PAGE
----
So do we pass the ghosts that haunt us later in our lives; they sit undramatically by the roadside like poor beggars, and we see them only from the corners of our eyes, if we see them at all. The idea that they have been waiting there for us rarely crosses our minds. Yet they do wait, and when we have passed, they gather up their bundles of memory and fall in behind, treading in our footsteps and catching up, little by little.
— Stephen King
Many years ago now stumbling across this information was very useful to me. I figure now that unless it’s passed on again, with my own additional notes, how is the next person going to find it?
One of the great things about installing Linux with LVM (Logical Volume Manager) is that it is ridiculously easy to increase space on a virtual machine. On the platform of your choice add an additional HDD to the virtual machine and then follow these steps:
First, you need to be sure the system sees the new HDD that has been added. In this example, it is /dev/sdb.
fdisk -l Disk /dev/sda: 42.9 GB, 42949672960 bytes 255 heads, 63 sectors/track, 5221 cylinders Units = cylinders of 16065 * 512 = 8225280 bytes Device Boot Start End Blocks Id System /dev/sda1 * 1 666 5345248+ 83 Linux Partition 1 does not end on cylinder boundary. /dev/sda2 666 5222 36596736 8e Linux LVM
Now that we know /dev/sdb has been found and is the size we expect:
pvcreate /dev/sdb Writing physical volume data to disk "/dev/sdb1" Physical volume "/dev/sdb1" successfully created
Use the vgs command find out the name of your volume group and then extend it to /dev/sdb:
vgs VG #PV #LV #SN Attr VSize VFree vg00 3 10 0 wz--n- 113.91g 34.97g vgextend vg00 /dev/sdb Volume group "vg00" successfully extended
Going down the line the next one up is to extend the logical volume:
lvs LV VG Attr LSize Origin Snap% Move Log Copy% Convert LogVol00 vg00 -wi-ao 29.06G LogVol01 vg00 -wi-ao 5.81G lvextend -l +100%FREE /dev/vg00/LogVol00vg Extending logical volume LogVol00 to 49.03 GB Logical volume LogVol00 successfully resized
Make sure that it sees all the space properly:
lvs LV VG Attr LSize Origin Snap% Move Log Copy% Convert LogVol00 vg00 -wi-ao 49.03G LogVol01 vg00 -wi-ao 5.81G
Now we need to extend the actual filesystem itself and which path you choose depends if your running RHEL/CentOS 6.x or 7.x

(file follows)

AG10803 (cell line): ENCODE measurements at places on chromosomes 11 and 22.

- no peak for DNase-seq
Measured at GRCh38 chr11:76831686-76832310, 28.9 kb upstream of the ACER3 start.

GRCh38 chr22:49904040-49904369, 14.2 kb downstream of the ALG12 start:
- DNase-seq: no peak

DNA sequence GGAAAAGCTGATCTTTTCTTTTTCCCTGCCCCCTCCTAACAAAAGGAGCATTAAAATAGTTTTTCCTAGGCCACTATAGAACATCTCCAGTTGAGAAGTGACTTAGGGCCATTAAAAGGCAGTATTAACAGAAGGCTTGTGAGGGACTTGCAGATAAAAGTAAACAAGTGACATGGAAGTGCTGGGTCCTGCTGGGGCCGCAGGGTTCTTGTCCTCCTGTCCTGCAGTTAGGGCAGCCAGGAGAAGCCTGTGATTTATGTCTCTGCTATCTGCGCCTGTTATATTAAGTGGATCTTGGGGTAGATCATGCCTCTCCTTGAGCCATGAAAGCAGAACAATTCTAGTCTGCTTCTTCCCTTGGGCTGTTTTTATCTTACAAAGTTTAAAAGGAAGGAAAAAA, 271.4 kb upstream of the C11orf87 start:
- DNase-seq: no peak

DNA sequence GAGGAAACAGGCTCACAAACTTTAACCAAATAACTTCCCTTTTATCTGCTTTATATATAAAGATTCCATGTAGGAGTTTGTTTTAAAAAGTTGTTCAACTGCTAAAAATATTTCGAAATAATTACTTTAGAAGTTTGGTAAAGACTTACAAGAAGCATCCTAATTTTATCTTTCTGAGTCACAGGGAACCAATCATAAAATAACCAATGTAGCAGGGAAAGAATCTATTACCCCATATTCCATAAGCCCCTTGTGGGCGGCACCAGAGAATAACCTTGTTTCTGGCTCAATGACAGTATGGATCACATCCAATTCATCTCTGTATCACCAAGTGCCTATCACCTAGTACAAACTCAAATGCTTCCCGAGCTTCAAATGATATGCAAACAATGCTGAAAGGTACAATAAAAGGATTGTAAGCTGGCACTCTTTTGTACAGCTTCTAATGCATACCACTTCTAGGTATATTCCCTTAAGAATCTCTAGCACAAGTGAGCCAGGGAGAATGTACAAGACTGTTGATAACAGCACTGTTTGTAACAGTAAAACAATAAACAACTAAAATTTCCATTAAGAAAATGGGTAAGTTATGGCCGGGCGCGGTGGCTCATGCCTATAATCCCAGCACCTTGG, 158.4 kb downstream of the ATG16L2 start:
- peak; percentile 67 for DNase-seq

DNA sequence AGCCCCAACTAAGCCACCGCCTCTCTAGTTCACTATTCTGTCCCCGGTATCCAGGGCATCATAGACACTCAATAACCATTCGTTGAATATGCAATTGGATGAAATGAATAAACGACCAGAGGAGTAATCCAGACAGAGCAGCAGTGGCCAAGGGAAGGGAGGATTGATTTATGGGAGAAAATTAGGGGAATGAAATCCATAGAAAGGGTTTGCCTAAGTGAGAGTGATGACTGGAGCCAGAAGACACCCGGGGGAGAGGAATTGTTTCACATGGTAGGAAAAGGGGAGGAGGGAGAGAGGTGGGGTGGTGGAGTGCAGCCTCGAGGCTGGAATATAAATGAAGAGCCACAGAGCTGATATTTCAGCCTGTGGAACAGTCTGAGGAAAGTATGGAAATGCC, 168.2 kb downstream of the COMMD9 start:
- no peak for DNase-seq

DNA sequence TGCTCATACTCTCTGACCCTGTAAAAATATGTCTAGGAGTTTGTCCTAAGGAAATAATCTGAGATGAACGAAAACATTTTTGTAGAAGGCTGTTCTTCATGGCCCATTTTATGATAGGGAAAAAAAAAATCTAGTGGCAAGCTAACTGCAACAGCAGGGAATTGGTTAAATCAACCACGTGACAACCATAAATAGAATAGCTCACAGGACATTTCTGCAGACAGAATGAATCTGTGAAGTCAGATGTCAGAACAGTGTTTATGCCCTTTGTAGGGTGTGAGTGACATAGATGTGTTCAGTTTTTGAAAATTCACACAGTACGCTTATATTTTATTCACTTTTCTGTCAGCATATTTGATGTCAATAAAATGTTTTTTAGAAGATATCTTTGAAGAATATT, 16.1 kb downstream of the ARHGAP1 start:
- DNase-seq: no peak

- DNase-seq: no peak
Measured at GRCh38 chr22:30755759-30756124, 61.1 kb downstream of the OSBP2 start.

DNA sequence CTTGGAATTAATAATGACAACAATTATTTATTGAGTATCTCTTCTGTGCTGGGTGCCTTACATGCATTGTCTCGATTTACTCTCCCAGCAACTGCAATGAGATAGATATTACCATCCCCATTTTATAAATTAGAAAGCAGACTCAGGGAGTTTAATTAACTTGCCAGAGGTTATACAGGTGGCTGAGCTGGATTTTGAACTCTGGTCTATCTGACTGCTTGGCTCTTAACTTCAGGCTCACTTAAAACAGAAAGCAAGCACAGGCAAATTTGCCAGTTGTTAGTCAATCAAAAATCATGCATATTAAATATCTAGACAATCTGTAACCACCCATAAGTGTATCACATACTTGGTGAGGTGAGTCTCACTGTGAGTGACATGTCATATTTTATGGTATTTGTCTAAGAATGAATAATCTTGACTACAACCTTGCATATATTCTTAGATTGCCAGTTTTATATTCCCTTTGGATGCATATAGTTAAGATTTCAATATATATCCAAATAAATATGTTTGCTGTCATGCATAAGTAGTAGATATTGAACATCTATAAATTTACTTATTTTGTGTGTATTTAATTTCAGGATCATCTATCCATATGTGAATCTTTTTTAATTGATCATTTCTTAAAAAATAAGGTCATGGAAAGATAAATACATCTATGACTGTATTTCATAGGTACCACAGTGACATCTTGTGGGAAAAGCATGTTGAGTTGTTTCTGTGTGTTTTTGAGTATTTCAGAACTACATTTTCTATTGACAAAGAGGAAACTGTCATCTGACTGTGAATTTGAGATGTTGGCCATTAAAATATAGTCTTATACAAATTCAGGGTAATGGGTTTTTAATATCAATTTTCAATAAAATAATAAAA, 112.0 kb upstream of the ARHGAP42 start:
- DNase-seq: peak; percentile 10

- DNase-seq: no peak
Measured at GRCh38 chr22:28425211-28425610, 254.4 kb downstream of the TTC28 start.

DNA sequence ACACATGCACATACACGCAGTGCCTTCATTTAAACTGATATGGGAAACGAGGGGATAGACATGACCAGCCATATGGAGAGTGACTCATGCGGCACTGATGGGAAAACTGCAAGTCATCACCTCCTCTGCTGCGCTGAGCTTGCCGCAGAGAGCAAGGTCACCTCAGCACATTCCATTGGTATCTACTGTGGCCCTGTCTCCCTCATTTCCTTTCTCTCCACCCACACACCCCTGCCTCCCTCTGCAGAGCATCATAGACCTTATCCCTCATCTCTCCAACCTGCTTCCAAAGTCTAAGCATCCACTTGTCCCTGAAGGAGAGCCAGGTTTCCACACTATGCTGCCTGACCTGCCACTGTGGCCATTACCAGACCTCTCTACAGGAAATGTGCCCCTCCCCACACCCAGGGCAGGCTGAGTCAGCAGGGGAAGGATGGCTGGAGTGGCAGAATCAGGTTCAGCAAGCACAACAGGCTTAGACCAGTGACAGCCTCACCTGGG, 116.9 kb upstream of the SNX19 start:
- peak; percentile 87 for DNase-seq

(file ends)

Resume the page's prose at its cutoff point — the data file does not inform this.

For 6.x you would run:
For 6.x you would run:
This part can take a few seconds, minutes or longer depending upon the size you are undertaking and activity on the server. Again, if this is a highly active server you are going to need a maintenance window, do not try this during the day.
Nobody gives a shit about your data except you. Plan accordingly.
Words to live by. Backup your files!
The Tattoo is finally complete! As stated previously I had very high expectations for this and the final result is far better than I thought was possible. I don’t regret it in the least (a good thing, considering) and am glad I finally got off my duff and had it done.
Had my second session getting my first tattoo and as you can see its a doozy to start with. I need one more visit for the edges to be finished up and then the first one will be finished. I say the first one because I already have an idea for a second one. That wont be until much later this year or next year as I have other pending expenses.
The tattoo was designed and done by David Phelps from Adrenaline Tattoo in Downtown Vancouver, BC, Canada.
Kubernetes is the latest the latest hotness when it comes to technology used on the Internet. It has a distinct advantage of some of the previous trends in that it is very easy to get started learning.
Kubernetes and Docker for Mac
Like many people who love technology, I have Docker for Mac installed on my computer at home as well as at work. Why do I bring this up? Because if you have kept the software up to date you also, already, have Kubernetes installed.
If you do not have Docker for Mac installed: Click here.
Open Preferences for Docker in your toolbar and you’ll notice a familiar icon on the top bar:
Next, all you need to do is click the box next to Enable Kubernetes and then the Apply button. Next you’ll see a small popup that Kubernetes needs to be installed, click Install. That’s all it takes and and Kuberentes version 1.10.11 is stating up. Note, that you may want to click on the General tab as well and provide more memory.
Chances are you already have a connection to another cluster, such as one in Google Compute Cloud. You can easily change back and forth between that and your new Docker installation using contexts.
- Run kubectl config get-contexts and it will list all of the available options. One of which will be your new installation.
- Now, to use your Docker installation run kubectl config use-context docker-for-desktop”
- Next to double check that you’re up and running you can run something like kubectl describe nodes and look for a line which will say: OS Image: docker-for-desktop.
Minikube via Brew (Mac)
Installing Minikube on the Mac has a prerequisite in that you need a hypervisor. My recommendation is to go the free route and install Oracle’s VirtualBox.
Next up is to install Brew, if you do not already have it. I find this to be inavaluable installation on any Mac that I’m using.
After that all you need to do is run the following and Minikube will be installed!
brew cask install minikube
The following link will help you get started using Minikube!
If I keep this up I’m going to need a bigger apartment.